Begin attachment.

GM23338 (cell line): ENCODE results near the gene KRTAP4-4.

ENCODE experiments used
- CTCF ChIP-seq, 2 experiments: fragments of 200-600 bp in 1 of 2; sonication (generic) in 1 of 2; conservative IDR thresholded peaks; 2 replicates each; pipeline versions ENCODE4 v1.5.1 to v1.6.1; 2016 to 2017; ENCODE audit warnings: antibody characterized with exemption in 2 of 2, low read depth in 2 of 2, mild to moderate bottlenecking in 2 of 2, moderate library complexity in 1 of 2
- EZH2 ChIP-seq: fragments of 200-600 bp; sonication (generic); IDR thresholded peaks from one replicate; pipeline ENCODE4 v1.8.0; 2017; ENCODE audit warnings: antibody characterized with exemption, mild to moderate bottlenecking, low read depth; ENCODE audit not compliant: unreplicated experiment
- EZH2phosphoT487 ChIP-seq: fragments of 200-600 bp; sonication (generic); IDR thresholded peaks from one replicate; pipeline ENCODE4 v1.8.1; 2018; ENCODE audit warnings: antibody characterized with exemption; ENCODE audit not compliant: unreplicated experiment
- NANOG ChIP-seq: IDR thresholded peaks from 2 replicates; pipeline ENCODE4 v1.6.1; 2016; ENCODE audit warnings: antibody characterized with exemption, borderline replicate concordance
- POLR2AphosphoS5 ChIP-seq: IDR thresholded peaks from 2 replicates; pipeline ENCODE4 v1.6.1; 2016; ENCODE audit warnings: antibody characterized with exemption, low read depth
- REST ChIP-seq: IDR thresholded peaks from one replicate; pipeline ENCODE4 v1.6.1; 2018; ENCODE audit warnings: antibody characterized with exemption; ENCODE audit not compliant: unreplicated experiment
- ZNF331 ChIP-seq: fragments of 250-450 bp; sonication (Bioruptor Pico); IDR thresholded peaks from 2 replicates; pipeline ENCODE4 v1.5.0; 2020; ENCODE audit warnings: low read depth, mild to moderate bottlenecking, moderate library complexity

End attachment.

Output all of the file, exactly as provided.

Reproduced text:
GM23338 (cell line): ENCODE results near the gene KRTAP4-4.

ENCODE experiments used
- CTCF ChIP-seq, 2 experiments: fragments of 200-600 bp in 1 of 2; sonication (generic) in 1 of 2; conservative IDR thresholded peaks; 2 replicates each; pipeline versions ENCODE4 v1.5.1 to v1.6.1; 2016 to 2017; ENCODE audit warnings: antibody characterized with exemption in 2 of 2, low read depth in 2 of 2, mild to moderate bottlenecking in 2 of 2, moderate library complexity in 1 of 2
- EZH2 ChIP-seq: fragments of 200-600 bp; sonication (generic); IDR thresholded peaks from one replicate; pipeline ENCODE4 v1.8.0; 2017; ENCODE audit warnings: antibody characterized with exemption, mild to moderate bottlenecking, low read depth; ENCODE audit not compliant: unreplicated experiment
- EZH2phosphoT487 ChIP-seq: fragments of 200-600 bp; sonication (generic); IDR thresholded peaks from one replicate; pipeline ENCODE4 v1.8.1; 2018; ENCODE audit warnings: antibody characterized with exemption; ENCODE audit not compliant: unreplicated experiment
- NANOG ChIP-seq: IDR thresholded peaks from 2 replicates; pipeline ENCODE4 v1.6.1; 2016; ENCODE audit warnings: antibody characterized with exemption, borderline replicate concordance
- POLR2AphosphoS5 ChIP-seq: IDR thresholded peaks from 2 replicates; pipeline ENCODE4 v1.6.1; 2016; ENCODE audit warnings: antibody characterized with exemption, low read depth
- REST ChIP-seq: IDR thresholded peaks from one replicate; pipeline ENCODE4 v1.6.1; 2018; ENCODE audit warnings: antibody characterized with exemption; ENCODE audit not compliant: unreplicated experiment
- ZNF331 ChIP-seq: fragments of 250-450 bp; sonication (Bioruptor Pico); IDR thresholded peaks from 2 replicates; pipeline ENCODE4 v1.5.0; 2020; ENCODE audit warnings: low read depth, mild to moderate bottlenecking, moderate library complexity